Some of the story is much too slow, or maybe unnecessary.  I understand why they included the story line of Robert Lincoln (Joseph Gordon-Levitt), the son who wants to go to war, but it is so underused that it is more of a distraction from the main story than anything else.  It shows the fear of his parents and unearths more of their grief.  The emotions in these scenes are palpable, but the execution of the filmmaking is very staged.  There is a constant tug of war between filmmaker and actor in this film that I found very distracting.

 

Despite some negative attributes, the film is well done and deserving of its nominations as well as wins.  I would definitely watch it again, although I might not own it.  If you are a history buff you will probably really enjoy it.  I can recommend Lincoln as a good film, but you should expect it to be somewhat slow, dark, and quiet.

Snow White and the Huntsman (2012) Review | Jamie Daily

Snow White and the Huntsman (2012)
85th Academy Awards 2013
3/5 Stars
Nominated for 2 awards.
Nominated for Best Costume Design (Colleen Atwood) and Best Visual Effects (Cedric Nicolas-Troyan, Michael Dawson, Neil Corbould, Philip Brennan).
Watched February 26, 2014.

  

Snow White and the Huntsman is an entertaining film worthy of its nominations–no more, and no less.  Recently we have been treated to new spins on old tales and for the most part, this rendition of Snow White is pretty good.

 

Snow White (Kristin Stewart) is supposed to be incredibly beautiful, not just in appearance.  Her mother the queen was well loved and poured that love out to her daughter.  When the queen dies, the king remarries (fairly quickly) to an incredibly beautiful woman who kills him immediately and takes the throne.  Ravenna (Charlize Theron) is perhaps the best part of this film.  She clings to her beauty and must take the youth of young virgins in order to maintain it.  Otherwise her skin sags, her hair thins and grays, and she loses all beauty.  Her magical mirror informs her always what she must do to remain the fairest in the land.

Snow White is kept prisoner in her own castle and when she comes of age, she must escape to save her own life.  The Huntsman (Chris Hemsworth) is brought before the queen and ordered to track Snow White and bring her back.  This is the twist of the film–the Huntsman has a strong part to play, and he soon falls under the charm of Snow White, just as the dwarves and other rebels of the land.  In this rendition, there is still an apple and a prince charming, but there is also war and evil knights made of glass shards.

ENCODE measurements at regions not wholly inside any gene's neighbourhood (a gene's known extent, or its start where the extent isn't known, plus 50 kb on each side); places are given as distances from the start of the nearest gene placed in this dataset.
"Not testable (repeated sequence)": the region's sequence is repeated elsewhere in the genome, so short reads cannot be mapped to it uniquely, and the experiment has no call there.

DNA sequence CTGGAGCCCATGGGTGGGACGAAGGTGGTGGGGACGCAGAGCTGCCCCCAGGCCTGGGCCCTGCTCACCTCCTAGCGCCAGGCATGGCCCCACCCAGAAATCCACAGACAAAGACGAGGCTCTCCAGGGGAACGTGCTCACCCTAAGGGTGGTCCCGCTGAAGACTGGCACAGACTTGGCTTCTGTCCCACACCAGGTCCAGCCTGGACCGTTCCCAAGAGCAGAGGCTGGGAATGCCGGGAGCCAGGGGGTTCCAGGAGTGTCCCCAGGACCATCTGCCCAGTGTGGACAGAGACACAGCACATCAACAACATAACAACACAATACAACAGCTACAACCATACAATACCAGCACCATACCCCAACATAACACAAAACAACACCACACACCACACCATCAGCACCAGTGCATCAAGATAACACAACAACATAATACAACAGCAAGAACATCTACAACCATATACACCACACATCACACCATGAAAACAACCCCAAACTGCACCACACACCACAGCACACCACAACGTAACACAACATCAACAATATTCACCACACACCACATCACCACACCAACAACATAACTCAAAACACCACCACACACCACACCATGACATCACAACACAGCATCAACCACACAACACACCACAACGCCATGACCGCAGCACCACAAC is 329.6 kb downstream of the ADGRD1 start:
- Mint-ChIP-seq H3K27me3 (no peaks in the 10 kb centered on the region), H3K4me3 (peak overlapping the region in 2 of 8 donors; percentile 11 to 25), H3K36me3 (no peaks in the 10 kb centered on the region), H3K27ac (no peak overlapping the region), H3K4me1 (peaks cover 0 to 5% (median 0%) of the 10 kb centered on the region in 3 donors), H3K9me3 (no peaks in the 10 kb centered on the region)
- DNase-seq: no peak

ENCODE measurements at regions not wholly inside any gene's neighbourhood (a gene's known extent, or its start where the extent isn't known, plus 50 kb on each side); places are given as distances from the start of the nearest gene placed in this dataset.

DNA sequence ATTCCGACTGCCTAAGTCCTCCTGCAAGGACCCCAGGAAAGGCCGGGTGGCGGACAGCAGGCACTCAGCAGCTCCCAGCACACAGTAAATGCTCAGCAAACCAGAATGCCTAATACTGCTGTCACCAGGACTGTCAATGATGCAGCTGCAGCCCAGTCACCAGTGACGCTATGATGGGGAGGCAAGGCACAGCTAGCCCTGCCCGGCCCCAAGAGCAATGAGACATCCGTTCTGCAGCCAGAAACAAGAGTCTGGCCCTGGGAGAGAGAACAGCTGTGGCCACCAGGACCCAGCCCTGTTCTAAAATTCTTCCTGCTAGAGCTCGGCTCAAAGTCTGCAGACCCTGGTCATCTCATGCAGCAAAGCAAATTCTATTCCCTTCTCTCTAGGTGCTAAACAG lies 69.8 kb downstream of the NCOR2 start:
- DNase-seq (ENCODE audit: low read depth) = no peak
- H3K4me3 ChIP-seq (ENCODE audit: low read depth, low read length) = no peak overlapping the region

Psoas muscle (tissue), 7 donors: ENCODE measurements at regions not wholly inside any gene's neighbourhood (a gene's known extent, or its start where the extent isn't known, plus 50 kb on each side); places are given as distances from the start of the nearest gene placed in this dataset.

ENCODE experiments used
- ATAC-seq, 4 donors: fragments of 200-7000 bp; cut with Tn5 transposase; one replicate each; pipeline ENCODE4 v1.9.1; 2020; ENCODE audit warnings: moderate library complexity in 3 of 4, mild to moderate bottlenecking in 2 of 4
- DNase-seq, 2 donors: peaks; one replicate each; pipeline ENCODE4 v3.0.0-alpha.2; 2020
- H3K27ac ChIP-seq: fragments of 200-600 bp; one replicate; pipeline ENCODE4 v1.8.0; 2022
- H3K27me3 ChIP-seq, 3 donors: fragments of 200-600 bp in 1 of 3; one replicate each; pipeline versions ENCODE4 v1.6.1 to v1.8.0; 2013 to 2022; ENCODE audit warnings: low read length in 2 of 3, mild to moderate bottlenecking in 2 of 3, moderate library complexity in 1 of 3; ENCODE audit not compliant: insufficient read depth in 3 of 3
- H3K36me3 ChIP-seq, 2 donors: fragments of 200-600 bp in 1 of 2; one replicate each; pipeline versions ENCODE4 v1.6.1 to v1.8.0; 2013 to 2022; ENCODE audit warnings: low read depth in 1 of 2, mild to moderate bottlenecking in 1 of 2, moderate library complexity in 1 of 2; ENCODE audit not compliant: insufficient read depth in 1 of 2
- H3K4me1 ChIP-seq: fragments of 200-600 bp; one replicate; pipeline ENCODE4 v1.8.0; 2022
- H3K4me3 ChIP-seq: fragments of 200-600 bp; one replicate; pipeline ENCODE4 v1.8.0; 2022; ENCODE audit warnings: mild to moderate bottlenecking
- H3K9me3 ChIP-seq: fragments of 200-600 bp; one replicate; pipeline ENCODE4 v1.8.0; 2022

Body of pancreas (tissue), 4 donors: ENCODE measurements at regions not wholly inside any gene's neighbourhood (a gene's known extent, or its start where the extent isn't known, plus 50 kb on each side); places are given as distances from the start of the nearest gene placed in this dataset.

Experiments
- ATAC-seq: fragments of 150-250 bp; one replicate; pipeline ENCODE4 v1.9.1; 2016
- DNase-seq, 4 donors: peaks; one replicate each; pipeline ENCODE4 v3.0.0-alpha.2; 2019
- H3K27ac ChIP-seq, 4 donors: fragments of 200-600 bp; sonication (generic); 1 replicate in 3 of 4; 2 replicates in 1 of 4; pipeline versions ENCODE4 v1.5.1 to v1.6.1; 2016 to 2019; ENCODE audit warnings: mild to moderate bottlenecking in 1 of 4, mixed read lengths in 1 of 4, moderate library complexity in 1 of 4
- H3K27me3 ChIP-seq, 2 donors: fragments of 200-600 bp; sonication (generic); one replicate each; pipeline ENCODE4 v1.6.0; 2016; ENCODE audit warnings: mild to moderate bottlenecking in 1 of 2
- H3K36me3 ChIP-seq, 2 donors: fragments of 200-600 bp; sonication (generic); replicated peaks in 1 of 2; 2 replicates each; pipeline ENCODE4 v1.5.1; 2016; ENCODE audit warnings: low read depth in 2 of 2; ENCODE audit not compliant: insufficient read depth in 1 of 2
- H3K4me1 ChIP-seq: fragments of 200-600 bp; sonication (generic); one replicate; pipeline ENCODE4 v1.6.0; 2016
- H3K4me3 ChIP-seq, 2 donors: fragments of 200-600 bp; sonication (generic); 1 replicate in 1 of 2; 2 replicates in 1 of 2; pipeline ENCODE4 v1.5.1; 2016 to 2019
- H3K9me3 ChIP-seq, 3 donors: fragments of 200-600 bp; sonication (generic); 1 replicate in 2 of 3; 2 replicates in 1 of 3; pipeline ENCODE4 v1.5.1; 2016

As much as I loved this movie, I would not give it five stars.  Charlize Theron was brilliant, although I think she was riding the edge of the knife between “perfect crazy” and “too much crazy” the whole movie.  A lot of the focus of the film was displaying just how crazy she was.  I did love, however, how discontent she was.  From fits of rage to silent tears, her range of emotions was amazing.

Another downer was, of course, Kristen Stewart.  To be honest, I do think she’s pretty–not necessarily fairest of the land pretty, but pretty.  Her method of acting came in handy when it came to her wandering through the dark forest.  She was confused, scared, disoriented–I think she played that part well.  I also thought she did a good job during her monologue at the end.  However, I did not have much faith in her character.  She not only represents life, but in actuality IS life.  Snow White was a challenging character in comparison with Bella from “Twilight,” but I do not think that Stewart pulled it off.  She was not believable as Snow White.  She was instead a girl running around in a big medieval dress, trying to be a great beauty.  Snow White is supposed to capture everyone’s heart, but Kristen Stewart did not capture mine.

 

My personal favourite was, of course, The Huntsman.  Chris Hemsworth–tall, muscular, brunette (yeah, I missed the blonde hair too), and with a Scottish accent.  Whether you are male or female, you should have a crush on this man.  I thought he did a good job with “Thor,” but when he did his monologue in “Snow White,” I could tell we are going to be seeing good things in his future filmography.  Hopefully he will not just be the brawny action star who plays the same role all the time.

 

I loved the special effects.  I expected more of the glass-demon knights we all saw fighting in the previews.  I was a little disappointed they had such a small role.  I didn’t notice the editing, which must mean it was good because trust me, I notice when it is bad.  The symbolism was blatantly obvious–death versus life, red apples being eaten, etc.  I liked the cinematography.  I think my favorite aspect was probably character development.  Before the end of the film, I knew who each of the characters were and understood their decisions.  We were given enough information about their pasts to understand their present.  While rooting for the good guys, I had a sick desire to see the queen succeed because Theron captured me with her crazy ways.

 

If you are not looking for a deep film, or even a frivolous film, I would definitely recommend Snow White and the Huntsman for a Friday night entertaining movie.  It is rated PG-13 so it is certainly not as kid friendly as the original Disney animation, but other than that it is a good family film.